Dallas Cowboys quarterback Dak Prescott has taken a beating on social media since his comments last week seemingly supporting owner Jerry Jones’ edict regarding protests against social injustice and racism during the national anthem.
Jones said the Cowboys must stand with their toes on the line or face the possibility of losing their jobs.
Prescott said Jones’ words, which were contrary to NFL policy and prompted a league-wide gag order on the subject, didn’t faze him because he believes in standing and was going to do what he always had done.
Prescott said he understands the reasons behind the protests, which began with former San Francisco 49er quarterback Colin Kaepernick two years ago and were continued by a number of other players across the league, most notably Philadelphia Eagles safety Malcolm Jenkins.
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But Prescott said he believes it was the wrong time and venue in which to protest.
It prompted a swift and visceral backlash on social media, accusing Prescott of selling out and not supporting a cause very dear to many people of color, especially with President Donald Trump continuing to use the issue to attack the NFL and fire up his base.
Prescott received criticism from journalists, rappers, comedians and some fellow NFL players. His own Twitter and Instagram pages have been bombarded by a number of unflattering memes and comments.
“I am not oblivious to it,” Prescott told the Star-Telegram after practice Tuesday. “You get on social media, you see It. It doesn’t bother me. I said what I said. You have an opinion. Everyone else has an opinion. They are entitled to it as well. I accepted what they said and respect it. They should respect mine.”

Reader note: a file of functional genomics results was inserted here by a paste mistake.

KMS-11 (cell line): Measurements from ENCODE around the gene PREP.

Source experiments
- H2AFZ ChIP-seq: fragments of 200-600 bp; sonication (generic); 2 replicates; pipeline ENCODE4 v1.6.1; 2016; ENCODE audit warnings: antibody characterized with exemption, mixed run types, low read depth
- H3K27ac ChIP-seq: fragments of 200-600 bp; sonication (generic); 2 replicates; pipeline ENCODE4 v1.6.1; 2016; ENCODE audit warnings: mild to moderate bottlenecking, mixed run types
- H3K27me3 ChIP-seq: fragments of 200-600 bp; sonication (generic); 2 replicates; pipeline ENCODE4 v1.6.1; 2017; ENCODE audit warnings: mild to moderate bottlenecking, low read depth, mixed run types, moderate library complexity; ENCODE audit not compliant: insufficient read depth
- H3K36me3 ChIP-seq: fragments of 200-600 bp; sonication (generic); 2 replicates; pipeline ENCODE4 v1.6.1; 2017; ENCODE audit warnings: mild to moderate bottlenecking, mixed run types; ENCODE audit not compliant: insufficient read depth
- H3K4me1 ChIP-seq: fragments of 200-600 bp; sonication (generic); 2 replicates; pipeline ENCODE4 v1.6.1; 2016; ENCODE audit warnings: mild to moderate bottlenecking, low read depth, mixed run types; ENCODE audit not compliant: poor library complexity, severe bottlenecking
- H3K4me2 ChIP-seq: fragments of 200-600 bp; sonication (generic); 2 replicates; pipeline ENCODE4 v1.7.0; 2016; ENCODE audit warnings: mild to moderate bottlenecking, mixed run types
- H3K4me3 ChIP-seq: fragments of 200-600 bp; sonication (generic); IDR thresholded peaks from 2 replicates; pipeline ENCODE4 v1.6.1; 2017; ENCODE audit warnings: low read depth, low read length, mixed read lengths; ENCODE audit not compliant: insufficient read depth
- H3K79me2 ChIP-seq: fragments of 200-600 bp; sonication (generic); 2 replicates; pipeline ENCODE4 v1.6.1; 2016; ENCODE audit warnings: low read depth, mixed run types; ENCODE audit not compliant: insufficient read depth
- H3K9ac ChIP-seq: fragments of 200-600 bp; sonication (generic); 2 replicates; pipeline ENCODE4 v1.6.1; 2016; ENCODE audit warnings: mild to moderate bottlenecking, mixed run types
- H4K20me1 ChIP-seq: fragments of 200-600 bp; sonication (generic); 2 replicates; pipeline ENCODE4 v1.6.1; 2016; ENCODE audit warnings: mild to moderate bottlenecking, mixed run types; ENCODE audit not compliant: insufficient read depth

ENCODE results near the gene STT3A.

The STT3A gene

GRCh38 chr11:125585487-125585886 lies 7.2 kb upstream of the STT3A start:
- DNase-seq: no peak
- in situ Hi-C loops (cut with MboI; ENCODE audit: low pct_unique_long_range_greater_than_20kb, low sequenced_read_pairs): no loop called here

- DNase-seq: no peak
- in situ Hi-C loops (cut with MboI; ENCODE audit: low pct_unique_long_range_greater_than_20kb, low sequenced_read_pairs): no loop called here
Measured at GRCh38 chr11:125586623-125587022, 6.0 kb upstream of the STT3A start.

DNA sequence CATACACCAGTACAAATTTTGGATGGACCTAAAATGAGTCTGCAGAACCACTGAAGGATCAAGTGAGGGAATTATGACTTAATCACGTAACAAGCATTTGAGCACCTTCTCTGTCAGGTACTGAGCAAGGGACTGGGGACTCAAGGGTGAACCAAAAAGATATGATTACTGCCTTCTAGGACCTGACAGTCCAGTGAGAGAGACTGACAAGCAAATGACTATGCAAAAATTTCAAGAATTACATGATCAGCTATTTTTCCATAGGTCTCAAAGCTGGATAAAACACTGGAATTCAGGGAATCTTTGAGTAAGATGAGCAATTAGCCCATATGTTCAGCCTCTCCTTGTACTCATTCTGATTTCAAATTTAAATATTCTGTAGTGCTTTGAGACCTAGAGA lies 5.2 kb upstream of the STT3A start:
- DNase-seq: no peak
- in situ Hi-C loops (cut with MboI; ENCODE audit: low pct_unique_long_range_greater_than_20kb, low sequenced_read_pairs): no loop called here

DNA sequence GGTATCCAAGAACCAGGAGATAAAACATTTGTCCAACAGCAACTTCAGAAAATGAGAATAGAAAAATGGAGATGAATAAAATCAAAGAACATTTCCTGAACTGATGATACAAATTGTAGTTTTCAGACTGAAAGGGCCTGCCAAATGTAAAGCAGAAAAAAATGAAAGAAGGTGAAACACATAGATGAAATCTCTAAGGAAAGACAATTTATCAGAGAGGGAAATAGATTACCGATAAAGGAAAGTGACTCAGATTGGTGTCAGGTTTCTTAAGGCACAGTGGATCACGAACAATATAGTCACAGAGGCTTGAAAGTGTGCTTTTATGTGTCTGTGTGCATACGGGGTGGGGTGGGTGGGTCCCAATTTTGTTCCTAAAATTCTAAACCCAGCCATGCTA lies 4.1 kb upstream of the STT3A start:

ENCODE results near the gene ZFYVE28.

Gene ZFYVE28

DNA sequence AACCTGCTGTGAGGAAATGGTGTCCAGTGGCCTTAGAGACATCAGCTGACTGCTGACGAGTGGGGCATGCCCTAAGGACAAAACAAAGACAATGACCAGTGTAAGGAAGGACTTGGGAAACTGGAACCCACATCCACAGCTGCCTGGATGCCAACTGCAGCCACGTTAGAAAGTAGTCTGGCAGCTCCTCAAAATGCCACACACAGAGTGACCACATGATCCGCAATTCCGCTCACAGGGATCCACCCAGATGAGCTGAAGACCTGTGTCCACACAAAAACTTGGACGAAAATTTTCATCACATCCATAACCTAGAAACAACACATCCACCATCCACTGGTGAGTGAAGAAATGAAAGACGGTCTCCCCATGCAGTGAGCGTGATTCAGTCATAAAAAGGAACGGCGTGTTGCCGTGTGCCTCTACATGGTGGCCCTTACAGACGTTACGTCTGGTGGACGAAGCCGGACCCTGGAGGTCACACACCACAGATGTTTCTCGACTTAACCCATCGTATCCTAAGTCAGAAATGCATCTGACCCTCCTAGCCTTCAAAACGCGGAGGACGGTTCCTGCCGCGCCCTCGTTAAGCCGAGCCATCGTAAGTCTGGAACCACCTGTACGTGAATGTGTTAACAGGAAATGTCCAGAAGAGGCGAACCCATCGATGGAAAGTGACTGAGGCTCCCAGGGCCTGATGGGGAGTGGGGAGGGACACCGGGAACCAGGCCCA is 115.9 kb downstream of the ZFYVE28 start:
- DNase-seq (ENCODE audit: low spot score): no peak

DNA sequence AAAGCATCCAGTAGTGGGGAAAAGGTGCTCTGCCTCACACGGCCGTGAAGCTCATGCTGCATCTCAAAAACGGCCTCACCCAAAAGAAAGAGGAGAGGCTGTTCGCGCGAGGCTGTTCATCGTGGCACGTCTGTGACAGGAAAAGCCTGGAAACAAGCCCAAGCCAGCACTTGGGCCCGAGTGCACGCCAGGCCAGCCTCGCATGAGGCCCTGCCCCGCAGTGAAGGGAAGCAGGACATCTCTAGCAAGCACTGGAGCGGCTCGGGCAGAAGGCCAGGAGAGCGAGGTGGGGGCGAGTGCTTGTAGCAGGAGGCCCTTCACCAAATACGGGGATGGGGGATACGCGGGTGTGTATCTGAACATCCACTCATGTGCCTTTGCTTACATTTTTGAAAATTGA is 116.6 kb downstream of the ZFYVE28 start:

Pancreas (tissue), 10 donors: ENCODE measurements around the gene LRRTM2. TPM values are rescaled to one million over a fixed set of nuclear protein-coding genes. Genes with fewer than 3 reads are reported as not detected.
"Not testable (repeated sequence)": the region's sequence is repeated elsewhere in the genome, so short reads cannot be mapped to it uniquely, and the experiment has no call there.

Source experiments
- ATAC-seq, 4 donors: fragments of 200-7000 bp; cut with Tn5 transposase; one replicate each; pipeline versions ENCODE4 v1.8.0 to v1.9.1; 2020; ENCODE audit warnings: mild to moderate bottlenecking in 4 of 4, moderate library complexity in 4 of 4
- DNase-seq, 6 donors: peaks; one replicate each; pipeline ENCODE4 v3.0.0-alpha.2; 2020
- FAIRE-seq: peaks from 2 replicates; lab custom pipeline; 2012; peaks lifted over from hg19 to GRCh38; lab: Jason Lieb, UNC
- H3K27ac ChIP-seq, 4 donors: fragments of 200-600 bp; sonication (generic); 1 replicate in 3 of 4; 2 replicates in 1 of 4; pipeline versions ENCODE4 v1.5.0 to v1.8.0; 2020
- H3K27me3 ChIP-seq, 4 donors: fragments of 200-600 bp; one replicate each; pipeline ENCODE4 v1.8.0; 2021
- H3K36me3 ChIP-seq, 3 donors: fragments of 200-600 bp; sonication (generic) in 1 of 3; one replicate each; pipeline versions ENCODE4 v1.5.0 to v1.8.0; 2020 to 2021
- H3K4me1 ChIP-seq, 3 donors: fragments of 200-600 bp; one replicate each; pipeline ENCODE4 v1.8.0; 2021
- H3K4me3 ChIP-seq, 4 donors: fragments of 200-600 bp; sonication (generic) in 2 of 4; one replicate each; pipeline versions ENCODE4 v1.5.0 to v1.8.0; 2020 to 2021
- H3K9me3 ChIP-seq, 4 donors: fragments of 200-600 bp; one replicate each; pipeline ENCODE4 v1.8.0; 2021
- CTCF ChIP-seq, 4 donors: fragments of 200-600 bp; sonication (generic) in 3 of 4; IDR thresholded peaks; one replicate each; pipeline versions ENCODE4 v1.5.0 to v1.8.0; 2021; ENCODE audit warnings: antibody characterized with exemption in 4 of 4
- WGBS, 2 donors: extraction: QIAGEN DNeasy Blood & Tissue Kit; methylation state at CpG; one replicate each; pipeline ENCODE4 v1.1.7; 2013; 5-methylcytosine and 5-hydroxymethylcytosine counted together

Prescott regrets nothing he said. He believes in standing for the anthem because that is a time of reflection for him. He said his views of the protests were misunderstood and that he certainly recognizes racism and inequality issues still plaguing our country.
“I think there was a little misunderstanding of the fact of what I believe in,” Prescott said. “I never said I didn’t believe in social injustice and things that were going on. I just said I didn’t think that the national anthem was the time. It’s two minutes out of our day that we could also be spending embracing what our country should be and what our country is going to be one day that we know that it’s not right now. That is the sad part about it. That it’s not.
“I respect everybody. And power to the people that kneel. That is what they believe in and they should be able to kneel. For me, the game of football has been such a peace. It’s a moment for me to be at peace and think about all the great things our country does have.”
Prescott also said his comments about believing in action over protests were taken out context as well. He never meant to suggest that Kaepernick, Jenkins or any of the other players were only protesting and not doing things in the community.
His point was that “he” wanted to be about action.
“I am for the action,” Prescott said. “I am for joining Malcolm and joining those guys in doing something different. That is what I mean, my taking that next step rather than just kneeling or standing. I don’t think kneeling or standing is creating a solution for us.”